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Horizon Integrated Library System Product Review

Kristi B. Robb
Clarion University of Pennsylvania
February 27, 2014


This report will examine the Horizon Integrated Library System, a proprietary product of the
SirsiDynix Cooperation. It will give a description of the product, as well as one automation
librarians opinion of the product as reported in a personal interview. This report will also make
first hand comparisons between the Horizon Integrated Library System and the open source EOS
International Integrated Library System.


Horizon Integrated Library System Product Review
Integrated library systems (ILS) are a necessity in todays library world. Every library
needs to utilize one to some extent in order to function on a daily basis. While there are many
ILSs available, both in open source format and by vendors alike, this report will focus on one in
particular, Horizon. Overall, this report utilizes information and insight based on one automation
managers experiences with the system in a large library consortium, as well as literature and
documentation regarding the Horizon system.
Horizon ILS History
The Horizon ILS is a proprietary product managed by a company or vendor known as
SirsiDynix (SirsiDynix, 2013a). However, Horizon has not always belonged to this company; in
the past, both Sirsi and Dynix were two individual companies, and the Horizon ILS originally
belonged to Dynix (Breeding, 2005). It was in 2005 that Sirsi and Dynix merged, or technically
when Sirsi acquired Dynix, and became SirsiDynix (Breeding, 2007). Breeding (2007) notes
that in 2007, the SirsiDynix company announced that it would no longer develop the Horizon
system and instead would focus on one system. However, upon further investigation of the
company website, SirsiDynix is still supporting libraries that use the Horizon system, and it also
seems as if they are still developing the system regardless of past statements indicating they
would not (SirsiDynix, 2013a). This is further corroborated by an interview conducted with the
Automation Librarian of Southeastern Libraries Cooperating (SELCO), Donovan R. Lambright.
According to D. R. Lambright (personal communication, February 27, 2014), the company is
apparently still supporting and developing Horizon, and while it was announced that Horizon
was to be phased out, not as many libraries migrated to their other system, Symphony as

SirsiDynix had anticipated. However, many libraries and librarians consider the Horizon ILS to
be a legacy system.
Horizon in General and its Modules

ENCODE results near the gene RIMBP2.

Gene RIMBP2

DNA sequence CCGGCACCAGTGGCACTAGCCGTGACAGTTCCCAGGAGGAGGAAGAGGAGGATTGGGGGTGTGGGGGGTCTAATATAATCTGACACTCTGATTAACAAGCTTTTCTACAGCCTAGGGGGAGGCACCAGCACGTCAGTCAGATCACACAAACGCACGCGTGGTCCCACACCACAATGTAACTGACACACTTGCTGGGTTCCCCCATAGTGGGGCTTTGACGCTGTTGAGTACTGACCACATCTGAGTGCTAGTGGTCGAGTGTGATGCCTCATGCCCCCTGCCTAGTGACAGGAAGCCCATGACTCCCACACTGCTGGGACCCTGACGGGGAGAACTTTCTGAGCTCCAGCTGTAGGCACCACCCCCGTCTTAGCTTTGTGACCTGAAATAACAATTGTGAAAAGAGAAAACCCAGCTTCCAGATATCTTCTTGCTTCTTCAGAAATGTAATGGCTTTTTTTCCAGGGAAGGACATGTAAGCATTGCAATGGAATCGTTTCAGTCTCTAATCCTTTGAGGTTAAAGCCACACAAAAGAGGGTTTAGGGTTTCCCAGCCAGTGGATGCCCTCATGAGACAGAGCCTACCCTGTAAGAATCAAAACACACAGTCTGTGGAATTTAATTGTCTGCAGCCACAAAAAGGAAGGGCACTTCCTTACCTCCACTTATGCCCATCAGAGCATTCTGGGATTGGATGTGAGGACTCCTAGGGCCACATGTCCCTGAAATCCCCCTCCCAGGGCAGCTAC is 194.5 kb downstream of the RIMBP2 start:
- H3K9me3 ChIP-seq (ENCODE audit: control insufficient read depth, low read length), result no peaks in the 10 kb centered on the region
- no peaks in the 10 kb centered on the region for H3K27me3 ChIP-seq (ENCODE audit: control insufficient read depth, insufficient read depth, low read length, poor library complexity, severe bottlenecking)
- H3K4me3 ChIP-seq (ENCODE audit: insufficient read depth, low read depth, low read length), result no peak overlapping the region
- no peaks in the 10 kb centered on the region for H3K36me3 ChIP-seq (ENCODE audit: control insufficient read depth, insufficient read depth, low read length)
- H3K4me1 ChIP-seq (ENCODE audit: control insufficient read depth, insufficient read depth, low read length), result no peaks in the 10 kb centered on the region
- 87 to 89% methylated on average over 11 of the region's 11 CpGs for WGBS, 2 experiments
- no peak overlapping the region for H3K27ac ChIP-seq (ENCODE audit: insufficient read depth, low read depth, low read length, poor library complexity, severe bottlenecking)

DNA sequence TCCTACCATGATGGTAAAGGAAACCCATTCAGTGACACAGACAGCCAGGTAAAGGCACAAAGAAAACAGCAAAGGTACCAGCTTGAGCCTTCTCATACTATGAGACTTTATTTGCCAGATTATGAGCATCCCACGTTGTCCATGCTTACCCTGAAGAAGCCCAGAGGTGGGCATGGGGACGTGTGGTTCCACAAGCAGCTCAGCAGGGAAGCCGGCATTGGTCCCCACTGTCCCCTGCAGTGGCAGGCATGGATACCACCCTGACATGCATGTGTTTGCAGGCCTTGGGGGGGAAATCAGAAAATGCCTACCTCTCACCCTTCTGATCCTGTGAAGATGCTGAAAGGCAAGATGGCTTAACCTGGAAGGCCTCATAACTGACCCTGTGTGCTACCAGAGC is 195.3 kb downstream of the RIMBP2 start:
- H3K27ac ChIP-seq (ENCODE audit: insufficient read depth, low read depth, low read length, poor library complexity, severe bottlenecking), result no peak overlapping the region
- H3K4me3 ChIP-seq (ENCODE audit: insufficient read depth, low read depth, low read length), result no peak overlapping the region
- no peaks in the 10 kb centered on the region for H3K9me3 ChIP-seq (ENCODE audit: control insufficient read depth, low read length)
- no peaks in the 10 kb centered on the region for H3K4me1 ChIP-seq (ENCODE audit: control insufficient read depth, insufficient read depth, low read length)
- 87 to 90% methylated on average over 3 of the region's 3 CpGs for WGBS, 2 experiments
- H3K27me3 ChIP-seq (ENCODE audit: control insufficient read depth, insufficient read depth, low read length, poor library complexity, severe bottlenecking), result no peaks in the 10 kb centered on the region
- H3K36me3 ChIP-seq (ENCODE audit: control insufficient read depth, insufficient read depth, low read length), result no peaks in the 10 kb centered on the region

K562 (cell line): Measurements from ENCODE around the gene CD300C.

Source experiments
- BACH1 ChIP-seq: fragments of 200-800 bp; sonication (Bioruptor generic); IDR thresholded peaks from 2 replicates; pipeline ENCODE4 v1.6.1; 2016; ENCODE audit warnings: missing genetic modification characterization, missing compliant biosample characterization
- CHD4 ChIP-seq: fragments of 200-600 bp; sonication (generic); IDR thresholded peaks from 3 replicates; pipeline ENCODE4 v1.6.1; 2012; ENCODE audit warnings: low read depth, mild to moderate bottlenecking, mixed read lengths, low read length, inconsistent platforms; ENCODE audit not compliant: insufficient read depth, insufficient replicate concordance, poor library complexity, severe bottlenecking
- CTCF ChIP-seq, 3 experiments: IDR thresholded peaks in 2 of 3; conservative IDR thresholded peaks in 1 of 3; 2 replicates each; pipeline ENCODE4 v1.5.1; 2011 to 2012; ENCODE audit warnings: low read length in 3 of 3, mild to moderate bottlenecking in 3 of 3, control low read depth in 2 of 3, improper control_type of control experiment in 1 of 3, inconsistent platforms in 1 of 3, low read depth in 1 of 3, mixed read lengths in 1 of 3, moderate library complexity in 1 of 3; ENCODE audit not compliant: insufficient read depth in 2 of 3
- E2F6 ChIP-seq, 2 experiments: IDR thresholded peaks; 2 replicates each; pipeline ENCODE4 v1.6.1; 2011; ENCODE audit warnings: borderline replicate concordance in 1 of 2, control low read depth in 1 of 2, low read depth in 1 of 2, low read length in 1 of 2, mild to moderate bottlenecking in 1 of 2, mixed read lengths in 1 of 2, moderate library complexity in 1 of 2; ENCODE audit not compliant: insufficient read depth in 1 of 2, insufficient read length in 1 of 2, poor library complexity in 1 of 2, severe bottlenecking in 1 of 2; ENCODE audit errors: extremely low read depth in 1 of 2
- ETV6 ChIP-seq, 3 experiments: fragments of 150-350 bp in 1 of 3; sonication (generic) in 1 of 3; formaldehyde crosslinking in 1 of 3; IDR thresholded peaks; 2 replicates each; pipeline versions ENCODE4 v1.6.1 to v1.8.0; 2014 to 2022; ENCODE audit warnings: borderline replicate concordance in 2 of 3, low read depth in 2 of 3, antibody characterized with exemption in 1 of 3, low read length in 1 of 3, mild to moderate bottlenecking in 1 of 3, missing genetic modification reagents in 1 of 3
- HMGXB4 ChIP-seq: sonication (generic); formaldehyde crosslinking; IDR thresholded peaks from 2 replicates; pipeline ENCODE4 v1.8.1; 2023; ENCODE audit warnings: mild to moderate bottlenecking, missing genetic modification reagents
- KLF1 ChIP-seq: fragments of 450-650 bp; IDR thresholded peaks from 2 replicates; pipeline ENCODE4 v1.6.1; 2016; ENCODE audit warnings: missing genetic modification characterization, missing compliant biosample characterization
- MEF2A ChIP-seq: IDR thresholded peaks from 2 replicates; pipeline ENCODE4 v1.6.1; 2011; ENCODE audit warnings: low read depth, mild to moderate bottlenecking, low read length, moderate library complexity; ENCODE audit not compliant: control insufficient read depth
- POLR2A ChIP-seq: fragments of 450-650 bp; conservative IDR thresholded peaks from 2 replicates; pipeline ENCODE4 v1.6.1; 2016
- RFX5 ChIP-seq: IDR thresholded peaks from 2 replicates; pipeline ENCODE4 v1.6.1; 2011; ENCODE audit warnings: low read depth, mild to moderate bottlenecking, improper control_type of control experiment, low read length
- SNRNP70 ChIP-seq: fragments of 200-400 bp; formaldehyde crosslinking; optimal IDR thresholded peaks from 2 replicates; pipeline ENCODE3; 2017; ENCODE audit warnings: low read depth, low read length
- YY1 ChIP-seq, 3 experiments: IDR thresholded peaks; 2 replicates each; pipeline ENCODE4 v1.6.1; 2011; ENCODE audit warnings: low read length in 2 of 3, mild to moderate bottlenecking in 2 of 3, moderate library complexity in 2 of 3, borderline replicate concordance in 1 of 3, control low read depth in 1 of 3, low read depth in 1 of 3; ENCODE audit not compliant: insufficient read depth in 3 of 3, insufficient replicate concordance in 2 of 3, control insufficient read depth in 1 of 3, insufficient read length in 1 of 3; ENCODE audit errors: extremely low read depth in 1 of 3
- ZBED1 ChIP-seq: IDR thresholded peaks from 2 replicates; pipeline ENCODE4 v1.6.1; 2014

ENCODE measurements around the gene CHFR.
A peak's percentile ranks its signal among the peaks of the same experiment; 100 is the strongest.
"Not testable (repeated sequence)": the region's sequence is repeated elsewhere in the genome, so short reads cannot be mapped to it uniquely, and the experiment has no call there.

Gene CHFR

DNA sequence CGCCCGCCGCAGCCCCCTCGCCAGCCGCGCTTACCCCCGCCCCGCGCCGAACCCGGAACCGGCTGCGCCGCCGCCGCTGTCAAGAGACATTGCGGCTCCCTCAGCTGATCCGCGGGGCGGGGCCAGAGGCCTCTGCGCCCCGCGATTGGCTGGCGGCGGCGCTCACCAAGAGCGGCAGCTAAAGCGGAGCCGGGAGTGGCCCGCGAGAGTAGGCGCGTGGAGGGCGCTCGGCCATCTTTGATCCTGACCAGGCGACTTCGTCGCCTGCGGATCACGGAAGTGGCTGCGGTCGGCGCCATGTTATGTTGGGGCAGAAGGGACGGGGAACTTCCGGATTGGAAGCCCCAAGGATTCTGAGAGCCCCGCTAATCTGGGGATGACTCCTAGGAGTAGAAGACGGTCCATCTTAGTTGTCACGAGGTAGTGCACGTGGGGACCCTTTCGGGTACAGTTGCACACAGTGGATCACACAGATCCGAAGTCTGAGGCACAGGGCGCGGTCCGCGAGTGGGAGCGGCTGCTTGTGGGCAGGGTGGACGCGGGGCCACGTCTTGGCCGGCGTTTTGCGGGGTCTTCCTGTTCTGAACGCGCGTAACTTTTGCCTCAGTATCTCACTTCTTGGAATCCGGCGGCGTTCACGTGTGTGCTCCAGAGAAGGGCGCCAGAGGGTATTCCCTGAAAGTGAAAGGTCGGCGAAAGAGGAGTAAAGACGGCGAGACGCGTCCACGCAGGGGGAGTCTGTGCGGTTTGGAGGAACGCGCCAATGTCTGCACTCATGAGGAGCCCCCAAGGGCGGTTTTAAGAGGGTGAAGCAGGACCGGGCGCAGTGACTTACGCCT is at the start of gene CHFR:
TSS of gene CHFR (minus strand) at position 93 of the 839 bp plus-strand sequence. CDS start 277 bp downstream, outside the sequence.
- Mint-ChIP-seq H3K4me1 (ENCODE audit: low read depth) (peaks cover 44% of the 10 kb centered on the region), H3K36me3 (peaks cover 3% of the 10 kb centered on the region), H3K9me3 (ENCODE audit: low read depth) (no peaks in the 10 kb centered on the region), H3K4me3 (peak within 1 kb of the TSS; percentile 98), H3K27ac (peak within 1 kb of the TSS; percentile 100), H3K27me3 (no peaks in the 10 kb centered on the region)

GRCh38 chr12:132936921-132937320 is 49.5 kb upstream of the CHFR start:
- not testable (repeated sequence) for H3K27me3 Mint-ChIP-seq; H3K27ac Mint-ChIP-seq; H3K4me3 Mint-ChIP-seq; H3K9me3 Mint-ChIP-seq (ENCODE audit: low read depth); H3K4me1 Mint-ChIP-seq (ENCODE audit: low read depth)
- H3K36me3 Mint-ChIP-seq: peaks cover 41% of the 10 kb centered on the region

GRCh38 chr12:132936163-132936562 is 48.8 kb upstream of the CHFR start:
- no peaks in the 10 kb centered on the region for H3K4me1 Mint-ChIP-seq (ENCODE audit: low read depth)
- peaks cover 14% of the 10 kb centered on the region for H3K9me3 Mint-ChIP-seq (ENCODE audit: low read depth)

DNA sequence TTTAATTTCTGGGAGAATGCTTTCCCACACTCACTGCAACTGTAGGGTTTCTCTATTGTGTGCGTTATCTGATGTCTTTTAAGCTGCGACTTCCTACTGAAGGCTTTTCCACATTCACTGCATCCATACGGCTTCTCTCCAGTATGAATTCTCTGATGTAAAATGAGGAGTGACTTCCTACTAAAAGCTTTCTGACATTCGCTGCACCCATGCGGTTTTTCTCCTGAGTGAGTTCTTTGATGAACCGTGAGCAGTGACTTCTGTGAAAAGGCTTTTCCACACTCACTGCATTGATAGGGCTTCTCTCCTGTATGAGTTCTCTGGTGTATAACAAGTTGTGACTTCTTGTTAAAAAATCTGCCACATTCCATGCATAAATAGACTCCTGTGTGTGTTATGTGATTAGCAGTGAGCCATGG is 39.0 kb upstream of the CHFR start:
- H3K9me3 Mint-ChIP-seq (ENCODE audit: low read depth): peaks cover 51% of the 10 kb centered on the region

According to both D. R. Lambright (personal communication, February 27, 2014) and an
article by Savage and Wilkinson (1999), the Horizon ILS is a relational database that utilizes a
client/server design. Additionally, Savage and Wilkinson explain that the system relies on tables
embedded within it in order to make this relational idea viable. Regarding the implementation of
Horizon in a Polish library, the author states this of the Horizon ILS:
Horizon is a fully integrated client/server library management system, providing a
graphical user interface for the library, and offering the functionality and standards
required for an open system, including Web access, Z39.50 standard for information
exchange, the TCP/IP communication standard, UNIX and Windows NT for portability.
Horizon uses the SQL database management system, available from Sybase or Microsoft.
(Poplawska, 1999, pp. 255-256)
In general, the relationship of the SQL tables within the database is what allows Horizon to have
such great power. D. R. Lambright (personal communication, February 27, 2014) explained that
some systems do not allow the user to have access to the guts of the system but Horizon does
through its SQL tables.
There are several modules present that comprise the Horizon ILS. According to what is
available in SELCOs implementation of the Horizon ILS, these modules include searching,
acquisitions, cataloging, circulation, inventory, serials, and administration. The searching
module seems quite simple. In the Horizon Manual 2004 (n.d.), the screenshots of the searching
module look identical to the implementation currently found at SELCO. According to the

Horizon Manual 2004, the four main options in this module allow the user to do a new search,
view new additions, view requests, and utilize the Z39 option. Using the new search option
brings up a list of indices that a user can search with in order to find the necessary item, and this
type of search is outside the online public access catalog (OPAC) (Horizon Manual 2004, n.d.).
Utilizing more documentation materials, the SirsiDynix (2013b) SirsiDynix Horizon
Acquisitions Basics Training Guide provided a detailed description of the many aspects of this
module which are far outside the scope of this report. The acquisitions guide provides basic
training on the features of the module such as creating selection lists, recording purchase
requests, creating purchase orders, approving purchase orders, transmitting purchase orders,
receiving items, and recording statements (SirsiDynix, 2013d, p.4).
In Horizon, the cataloging module is used to create records so that patrons will be able to
find what they are looking for in the catalog. According to the SirsiDynix (2013f) SirsiDynix
Horizon Cataloging Basics Training Guide, the cataloging module allows the user to create
items, create bibliographic and authority records, as well as make sure that the work done in the